Cherif’s Police Station was in the building on the left. Many exterior scenes were shot here.

I got back to the hotel and when I tried to buy the ticket online, my credit card refused to go through! I tried to contact the bank, but with the 12 hour difference, it was midnight in California. I was out of luck. Dejected, I went back to Maison Des Canuts at 1:45 and pleaded with them. “I have come such a long way, from California, and this is my only chance to see the demonstration. Isn’t there any way to fit me in?” They said no, sit over there, but it felt like a weak “no.” Eventually, they put a yellow dot on me and collected the admission price. The tour and demonstration of the authentic 19th century Jacquard hand loom was mostly in French, the yellow dot indicated English speakers for the guide (about 20% of the group).

The Weaving Studios Required 12-foot Ceilings to Accommodate the Jacquard Punch Card System

The design to be woven into the silk is programmed onto the cardboard punch cards. When the weaver moves a certain part of the loom, it advances the instructions one line and the punch cards pull up the correct threads so the shuttle with the correct color thread can be woven through. It is loud, noisy and heavy. The canuts were paid little even though the silk merchants became wealthy and we learned about labor unrest history during the tour. I loved learning about the history and the silkworm production (astonishingly, Louis Pasteur was involved in silk worm hygiene), but the silk available at the end was outrageously expensive. Even though later I also toured the museum of the competing silk maker Brochier Soieries, near the banks of the Rhone River, my entire silk budget was gobbled up by the purchase of a single 75€ scarf from Cath-Am in the old city.



One of the highlights of Lyon is the Lugdunum Museum and Roman Theaters. On the map above, you can see that Fourière and Lugdunum make a V-shape pointing to the old city. The V represents the two prongs of the funicular that carries passengers up the steep hill. This hill is the site of the Roman theaters and the museum on one side the the big Fourvière church on the other. The first thing I saw in the museum was this magnificent bronze chariot from 700 BC, before the Romans arrived. The wheels are bronze, too. The central bronze vessel is believed to carry something ceremonial and venerated by the Celts, whom the Romans called Galli (derogotory), even though the Gauls sacked Rome in 390 BC. Around 50 BC, Julius Caesar drove out many, but some assimilated.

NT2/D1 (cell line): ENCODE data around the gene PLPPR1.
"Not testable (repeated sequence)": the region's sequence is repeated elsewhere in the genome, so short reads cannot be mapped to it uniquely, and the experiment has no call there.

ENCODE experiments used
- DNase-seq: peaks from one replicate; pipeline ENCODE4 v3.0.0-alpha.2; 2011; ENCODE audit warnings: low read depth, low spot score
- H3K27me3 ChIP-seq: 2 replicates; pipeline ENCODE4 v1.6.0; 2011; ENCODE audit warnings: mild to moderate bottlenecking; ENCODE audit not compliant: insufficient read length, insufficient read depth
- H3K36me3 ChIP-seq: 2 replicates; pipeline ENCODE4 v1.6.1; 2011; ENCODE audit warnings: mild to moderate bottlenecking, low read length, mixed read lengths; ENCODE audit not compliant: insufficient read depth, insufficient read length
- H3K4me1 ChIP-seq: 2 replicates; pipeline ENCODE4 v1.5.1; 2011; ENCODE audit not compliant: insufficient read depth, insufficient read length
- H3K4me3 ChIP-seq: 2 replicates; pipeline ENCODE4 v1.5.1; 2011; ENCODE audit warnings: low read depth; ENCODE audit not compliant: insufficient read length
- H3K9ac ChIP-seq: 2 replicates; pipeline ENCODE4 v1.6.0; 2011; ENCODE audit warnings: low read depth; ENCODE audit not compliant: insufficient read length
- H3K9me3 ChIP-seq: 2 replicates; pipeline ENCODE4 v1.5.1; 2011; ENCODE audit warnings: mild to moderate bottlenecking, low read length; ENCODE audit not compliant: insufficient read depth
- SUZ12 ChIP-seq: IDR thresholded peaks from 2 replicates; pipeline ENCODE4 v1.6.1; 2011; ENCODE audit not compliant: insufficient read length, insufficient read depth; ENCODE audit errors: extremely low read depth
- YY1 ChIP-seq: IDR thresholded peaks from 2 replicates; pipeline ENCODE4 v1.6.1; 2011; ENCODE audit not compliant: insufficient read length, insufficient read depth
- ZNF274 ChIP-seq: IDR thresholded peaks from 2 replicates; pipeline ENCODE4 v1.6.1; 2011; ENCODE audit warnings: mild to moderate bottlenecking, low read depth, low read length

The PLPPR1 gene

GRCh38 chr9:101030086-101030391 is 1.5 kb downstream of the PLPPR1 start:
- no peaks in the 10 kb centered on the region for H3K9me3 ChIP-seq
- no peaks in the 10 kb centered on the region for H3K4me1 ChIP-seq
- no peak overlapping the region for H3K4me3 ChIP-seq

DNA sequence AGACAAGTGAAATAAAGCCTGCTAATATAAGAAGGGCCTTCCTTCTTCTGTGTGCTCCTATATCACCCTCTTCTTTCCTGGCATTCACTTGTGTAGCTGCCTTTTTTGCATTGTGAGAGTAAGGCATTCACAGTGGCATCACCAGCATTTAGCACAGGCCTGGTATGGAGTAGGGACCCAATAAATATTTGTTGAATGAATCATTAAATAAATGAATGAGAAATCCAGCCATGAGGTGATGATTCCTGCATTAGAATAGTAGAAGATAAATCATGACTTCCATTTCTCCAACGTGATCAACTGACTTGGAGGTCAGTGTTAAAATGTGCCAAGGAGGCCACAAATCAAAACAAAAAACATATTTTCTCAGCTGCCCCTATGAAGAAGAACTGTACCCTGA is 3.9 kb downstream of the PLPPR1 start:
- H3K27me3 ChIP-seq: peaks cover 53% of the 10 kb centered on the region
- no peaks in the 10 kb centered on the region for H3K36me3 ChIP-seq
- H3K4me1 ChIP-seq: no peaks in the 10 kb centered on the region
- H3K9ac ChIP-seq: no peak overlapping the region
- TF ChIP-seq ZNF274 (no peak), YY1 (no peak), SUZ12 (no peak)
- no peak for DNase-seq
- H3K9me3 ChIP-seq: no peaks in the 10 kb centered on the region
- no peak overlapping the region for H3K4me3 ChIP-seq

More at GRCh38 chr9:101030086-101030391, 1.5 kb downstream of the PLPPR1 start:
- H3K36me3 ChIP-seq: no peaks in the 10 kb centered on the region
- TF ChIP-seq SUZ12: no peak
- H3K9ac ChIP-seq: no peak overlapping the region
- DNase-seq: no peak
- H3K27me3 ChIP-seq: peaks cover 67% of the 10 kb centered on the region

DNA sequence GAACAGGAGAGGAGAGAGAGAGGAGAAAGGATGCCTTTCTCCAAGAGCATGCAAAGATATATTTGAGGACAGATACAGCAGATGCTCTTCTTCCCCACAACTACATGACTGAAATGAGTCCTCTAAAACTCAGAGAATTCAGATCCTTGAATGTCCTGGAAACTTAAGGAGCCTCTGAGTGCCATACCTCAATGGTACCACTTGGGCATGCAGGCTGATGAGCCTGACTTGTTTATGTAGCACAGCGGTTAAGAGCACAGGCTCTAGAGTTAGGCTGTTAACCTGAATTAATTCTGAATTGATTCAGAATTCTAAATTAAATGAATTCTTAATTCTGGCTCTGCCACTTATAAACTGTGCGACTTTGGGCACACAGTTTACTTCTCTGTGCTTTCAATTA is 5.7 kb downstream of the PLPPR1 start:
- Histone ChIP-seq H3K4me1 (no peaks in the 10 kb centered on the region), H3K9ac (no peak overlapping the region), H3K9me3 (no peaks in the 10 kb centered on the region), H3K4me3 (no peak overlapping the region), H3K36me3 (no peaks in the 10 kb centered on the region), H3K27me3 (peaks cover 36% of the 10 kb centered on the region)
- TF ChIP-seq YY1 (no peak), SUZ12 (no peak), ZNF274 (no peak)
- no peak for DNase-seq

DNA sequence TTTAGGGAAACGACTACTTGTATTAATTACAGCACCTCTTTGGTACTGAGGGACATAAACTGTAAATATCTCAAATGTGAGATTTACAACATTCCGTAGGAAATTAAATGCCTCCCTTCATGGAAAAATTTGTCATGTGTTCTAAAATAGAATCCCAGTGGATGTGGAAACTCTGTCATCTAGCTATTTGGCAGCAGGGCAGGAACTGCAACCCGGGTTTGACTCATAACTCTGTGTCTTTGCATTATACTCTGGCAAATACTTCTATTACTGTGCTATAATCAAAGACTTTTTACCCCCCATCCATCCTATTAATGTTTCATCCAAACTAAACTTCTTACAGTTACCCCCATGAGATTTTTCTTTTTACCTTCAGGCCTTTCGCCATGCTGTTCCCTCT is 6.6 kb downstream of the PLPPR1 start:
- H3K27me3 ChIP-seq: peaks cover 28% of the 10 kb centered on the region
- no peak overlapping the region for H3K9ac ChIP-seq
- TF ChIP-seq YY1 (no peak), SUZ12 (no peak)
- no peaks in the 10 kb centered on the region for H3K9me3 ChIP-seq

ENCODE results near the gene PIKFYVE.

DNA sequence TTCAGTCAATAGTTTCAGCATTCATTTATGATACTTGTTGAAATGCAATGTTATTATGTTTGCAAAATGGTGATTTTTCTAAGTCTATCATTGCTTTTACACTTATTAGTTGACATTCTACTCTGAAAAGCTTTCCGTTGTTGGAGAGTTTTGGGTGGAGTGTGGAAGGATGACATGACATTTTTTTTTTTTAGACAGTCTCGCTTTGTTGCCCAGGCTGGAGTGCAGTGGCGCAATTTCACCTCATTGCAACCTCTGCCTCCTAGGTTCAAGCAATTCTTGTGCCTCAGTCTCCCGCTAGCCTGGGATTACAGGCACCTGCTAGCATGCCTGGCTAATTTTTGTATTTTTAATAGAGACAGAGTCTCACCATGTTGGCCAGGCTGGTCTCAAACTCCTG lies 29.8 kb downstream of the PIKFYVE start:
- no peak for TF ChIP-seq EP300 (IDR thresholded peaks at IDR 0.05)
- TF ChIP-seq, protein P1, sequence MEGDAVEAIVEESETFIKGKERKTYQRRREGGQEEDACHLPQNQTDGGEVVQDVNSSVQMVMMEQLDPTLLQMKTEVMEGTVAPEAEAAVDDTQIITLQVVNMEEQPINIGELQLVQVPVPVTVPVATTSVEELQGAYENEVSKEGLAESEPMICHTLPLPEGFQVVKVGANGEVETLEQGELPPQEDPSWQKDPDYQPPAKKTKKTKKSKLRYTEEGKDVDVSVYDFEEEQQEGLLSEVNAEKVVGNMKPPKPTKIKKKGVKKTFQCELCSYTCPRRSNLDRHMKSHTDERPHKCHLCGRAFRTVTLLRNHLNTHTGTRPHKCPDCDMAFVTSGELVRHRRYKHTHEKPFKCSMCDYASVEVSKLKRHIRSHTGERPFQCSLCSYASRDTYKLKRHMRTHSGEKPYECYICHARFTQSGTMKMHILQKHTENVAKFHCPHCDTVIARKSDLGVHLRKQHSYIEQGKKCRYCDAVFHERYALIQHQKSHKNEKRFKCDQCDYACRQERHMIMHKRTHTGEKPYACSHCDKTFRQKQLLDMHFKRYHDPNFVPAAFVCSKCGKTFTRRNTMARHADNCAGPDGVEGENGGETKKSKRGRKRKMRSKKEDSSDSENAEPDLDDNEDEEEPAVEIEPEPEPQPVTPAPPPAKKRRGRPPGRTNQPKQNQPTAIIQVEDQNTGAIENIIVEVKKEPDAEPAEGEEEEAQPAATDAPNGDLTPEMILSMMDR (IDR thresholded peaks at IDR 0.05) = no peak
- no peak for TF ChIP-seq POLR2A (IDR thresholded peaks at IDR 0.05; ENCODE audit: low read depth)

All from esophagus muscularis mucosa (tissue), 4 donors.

Celtic Bronze Chariot 700BC Lugdunum (now Lyon)

The mosaic floors in this museum were MUCH better than what I saw in Sicily. This is just one of them, and we could walk on them!

I loved Lyon.

Granat XXeme – Aix

Granat XXeme – Aix

I love visiting art museums and I found a gem. It is the annex of the main art museum in Aix-en-Provence which is to Marseille (second largest city in France) what Healdsburg is to San Francisco. The main museum is amazing with unbroken marble busts going back to Roman times that have come from private collections. Aix was founded by Romans because of its plentiful water including hot springs. It is a city full of fountains.

Granet XXeme is the “annex” and is a repurposed church built in 1649 for the “white Carmelite” brotherhood. The vaulted ceiling creates a lot of space over walls scrubbed clean after the building was used by the city for hay storage. Many religious buildings were forcefully decommissioned during the French Revolution.